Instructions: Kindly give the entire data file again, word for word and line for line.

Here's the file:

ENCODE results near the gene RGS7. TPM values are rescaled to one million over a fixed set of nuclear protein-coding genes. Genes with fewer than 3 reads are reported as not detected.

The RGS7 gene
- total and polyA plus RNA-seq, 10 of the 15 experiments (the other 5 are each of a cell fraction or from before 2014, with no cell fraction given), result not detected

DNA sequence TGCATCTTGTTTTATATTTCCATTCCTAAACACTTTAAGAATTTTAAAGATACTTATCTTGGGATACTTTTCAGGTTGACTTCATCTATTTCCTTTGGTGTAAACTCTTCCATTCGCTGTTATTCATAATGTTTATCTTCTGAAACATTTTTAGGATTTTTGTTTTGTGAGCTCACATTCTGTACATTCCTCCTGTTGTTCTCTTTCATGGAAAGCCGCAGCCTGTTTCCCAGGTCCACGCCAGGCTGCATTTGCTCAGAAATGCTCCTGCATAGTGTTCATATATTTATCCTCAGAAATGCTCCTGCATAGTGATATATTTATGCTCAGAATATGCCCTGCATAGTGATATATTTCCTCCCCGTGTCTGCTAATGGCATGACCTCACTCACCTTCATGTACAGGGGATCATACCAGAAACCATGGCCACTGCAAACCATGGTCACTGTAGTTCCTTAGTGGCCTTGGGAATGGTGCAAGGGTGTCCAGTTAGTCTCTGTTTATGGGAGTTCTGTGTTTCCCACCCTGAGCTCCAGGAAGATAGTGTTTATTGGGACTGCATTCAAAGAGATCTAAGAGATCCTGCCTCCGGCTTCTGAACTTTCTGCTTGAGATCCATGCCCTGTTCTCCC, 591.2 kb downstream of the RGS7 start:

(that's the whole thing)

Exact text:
ENCODE results near the gene RGS7. TPM values are rescaled to one million over a fixed set of nuclear protein-coding genes. Genes with fewer than 3 reads are reported as not detected.

The RGS7 gene
- total and polyA plus RNA-seq, 10 of the 15 experiments (the other 5 are each of a cell fraction or from before 2014, with no cell fraction given), result not detected

DNA sequence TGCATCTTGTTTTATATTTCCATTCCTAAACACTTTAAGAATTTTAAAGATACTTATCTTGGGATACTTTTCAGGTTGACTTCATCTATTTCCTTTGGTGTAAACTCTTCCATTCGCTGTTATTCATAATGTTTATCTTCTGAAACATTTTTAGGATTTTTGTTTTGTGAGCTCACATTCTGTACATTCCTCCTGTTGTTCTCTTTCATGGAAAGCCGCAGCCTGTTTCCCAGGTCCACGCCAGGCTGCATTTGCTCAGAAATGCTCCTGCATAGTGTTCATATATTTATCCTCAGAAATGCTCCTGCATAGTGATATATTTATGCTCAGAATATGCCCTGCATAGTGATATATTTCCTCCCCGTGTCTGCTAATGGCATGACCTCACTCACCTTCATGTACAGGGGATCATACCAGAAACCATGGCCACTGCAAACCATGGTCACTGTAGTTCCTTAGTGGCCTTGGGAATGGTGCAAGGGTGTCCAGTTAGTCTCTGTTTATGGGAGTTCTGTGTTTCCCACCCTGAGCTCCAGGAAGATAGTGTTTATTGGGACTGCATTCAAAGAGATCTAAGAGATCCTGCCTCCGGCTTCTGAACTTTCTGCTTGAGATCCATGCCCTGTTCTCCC, 591.2 kb downstream of the RGS7 start: